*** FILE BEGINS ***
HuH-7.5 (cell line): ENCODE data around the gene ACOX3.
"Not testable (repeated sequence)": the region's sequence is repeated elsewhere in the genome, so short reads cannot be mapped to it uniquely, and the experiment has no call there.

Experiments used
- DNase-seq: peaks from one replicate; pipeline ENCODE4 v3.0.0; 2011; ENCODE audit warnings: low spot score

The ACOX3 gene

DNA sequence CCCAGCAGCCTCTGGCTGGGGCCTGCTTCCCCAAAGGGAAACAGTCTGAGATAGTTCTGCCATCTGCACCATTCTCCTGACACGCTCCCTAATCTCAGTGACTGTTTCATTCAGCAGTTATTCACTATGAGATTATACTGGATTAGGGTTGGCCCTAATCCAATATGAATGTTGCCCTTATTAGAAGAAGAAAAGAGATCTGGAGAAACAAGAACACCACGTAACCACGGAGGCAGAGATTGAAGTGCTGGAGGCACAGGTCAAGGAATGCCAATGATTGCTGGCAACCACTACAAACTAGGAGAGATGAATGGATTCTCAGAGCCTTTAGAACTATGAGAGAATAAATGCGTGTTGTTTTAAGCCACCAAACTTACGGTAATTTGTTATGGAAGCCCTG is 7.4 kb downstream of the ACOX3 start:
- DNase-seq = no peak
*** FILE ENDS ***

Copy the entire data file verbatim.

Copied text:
HuH-7.5 (cell line): ENCODE data around the gene ACOX3.
"Not testable (repeated sequence)": the region's sequence is repeated elsewhere in the genome, so short reads cannot be mapped to it uniquely, and the experiment has no call there.

Experiments used
- DNase-seq: peaks from one replicate; pipeline ENCODE4 v3.0.0; 2011; ENCODE audit warnings: low spot score

The ACOX3 gene

DNA sequence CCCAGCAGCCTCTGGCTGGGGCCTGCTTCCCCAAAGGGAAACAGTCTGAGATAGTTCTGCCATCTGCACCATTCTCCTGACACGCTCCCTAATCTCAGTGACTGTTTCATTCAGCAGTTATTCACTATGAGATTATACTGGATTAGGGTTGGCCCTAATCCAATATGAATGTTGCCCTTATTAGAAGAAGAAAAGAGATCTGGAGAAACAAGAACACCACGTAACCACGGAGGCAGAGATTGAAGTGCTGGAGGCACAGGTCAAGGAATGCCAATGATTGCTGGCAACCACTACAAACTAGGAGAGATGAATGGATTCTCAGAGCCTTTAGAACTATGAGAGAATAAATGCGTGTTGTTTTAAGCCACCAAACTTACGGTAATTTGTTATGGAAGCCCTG is 7.4 kb downstream of the ACOX3 start:
- DNase-seq = no peak